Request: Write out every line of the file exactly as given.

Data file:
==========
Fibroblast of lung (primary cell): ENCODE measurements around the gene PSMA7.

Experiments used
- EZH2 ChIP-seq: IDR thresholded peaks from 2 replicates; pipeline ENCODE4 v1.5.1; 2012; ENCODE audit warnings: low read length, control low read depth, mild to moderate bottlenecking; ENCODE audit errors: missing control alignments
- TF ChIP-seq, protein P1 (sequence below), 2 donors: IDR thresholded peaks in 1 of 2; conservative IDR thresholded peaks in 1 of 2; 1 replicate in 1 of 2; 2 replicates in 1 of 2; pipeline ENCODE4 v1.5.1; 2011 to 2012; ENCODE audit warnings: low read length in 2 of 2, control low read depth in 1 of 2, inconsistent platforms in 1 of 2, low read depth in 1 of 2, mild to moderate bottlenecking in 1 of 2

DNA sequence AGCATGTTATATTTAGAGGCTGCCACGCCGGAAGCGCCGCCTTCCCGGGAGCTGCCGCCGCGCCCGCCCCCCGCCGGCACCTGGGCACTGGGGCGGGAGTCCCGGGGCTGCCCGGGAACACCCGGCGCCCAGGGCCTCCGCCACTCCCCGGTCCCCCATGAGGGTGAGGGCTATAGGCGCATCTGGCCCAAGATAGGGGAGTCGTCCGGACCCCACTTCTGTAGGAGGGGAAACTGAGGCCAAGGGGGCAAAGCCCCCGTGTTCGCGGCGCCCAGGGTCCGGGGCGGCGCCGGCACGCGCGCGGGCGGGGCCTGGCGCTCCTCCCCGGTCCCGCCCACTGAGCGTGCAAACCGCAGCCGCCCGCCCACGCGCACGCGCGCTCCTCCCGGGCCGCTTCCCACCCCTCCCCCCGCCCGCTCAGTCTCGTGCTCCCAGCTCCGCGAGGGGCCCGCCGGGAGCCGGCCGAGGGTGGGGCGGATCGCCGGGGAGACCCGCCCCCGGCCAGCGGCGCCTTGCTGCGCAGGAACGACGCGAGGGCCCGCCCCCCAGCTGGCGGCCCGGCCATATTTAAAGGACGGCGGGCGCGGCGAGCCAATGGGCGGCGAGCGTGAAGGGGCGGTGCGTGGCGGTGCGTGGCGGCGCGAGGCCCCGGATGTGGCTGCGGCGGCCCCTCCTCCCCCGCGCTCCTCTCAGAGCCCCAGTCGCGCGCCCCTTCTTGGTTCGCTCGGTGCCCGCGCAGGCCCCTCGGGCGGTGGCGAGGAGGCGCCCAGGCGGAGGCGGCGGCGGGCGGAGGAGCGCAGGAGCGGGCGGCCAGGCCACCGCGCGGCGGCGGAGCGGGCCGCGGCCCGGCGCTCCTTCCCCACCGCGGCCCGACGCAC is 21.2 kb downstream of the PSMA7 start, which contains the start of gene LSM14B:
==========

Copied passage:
Fibroblast of lung (primary cell): ENCODE measurements around the gene PSMA7.

Experiments used
- EZH2 ChIP-seq: IDR thresholded peaks from 2 replicates; pipeline ENCODE4 v1.5.1; 2012; ENCODE audit warnings: low read length, control low read depth, mild to moderate bottlenecking; ENCODE audit errors: missing control alignments
- TF ChIP-seq, protein P1 (sequence below), 2 donors: IDR thresholded peaks in 1 of 2; conservative IDR thresholded peaks in 1 of 2; 1 replicate in 1 of 2; 2 replicates in 1 of 2; pipeline ENCODE4 v1.5.1; 2011 to 2012; ENCODE audit warnings: low read length in 2 of 2, control low read depth in 1 of 2, inconsistent platforms in 1 of 2, low read depth in 1 of 2, mild to moderate bottlenecking in 1 of 2

DNA sequence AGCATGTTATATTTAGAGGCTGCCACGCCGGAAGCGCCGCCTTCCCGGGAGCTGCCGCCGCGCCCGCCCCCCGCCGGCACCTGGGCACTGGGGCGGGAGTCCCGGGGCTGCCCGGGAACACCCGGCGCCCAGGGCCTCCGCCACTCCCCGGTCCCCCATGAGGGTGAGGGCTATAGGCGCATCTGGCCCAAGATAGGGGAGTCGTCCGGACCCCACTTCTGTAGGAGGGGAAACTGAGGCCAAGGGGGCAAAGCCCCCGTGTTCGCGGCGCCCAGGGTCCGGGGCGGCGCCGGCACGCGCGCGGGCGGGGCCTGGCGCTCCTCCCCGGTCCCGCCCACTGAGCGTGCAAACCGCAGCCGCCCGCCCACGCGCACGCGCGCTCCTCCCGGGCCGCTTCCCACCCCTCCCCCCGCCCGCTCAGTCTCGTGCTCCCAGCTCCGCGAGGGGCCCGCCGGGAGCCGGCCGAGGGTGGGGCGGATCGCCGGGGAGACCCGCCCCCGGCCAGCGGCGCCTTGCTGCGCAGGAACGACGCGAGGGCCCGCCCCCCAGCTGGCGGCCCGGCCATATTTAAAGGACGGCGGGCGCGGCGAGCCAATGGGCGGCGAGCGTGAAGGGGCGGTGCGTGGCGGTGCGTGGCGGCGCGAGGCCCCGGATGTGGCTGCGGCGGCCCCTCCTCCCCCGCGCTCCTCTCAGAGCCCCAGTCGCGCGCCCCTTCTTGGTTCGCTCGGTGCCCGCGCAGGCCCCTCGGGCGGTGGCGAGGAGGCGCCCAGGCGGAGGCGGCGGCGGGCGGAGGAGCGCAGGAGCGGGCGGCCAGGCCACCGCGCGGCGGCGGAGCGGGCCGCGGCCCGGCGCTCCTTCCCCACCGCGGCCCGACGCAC is 21.2 kb downstream of the PSMA7 start, which contains the start of gene LSM14B: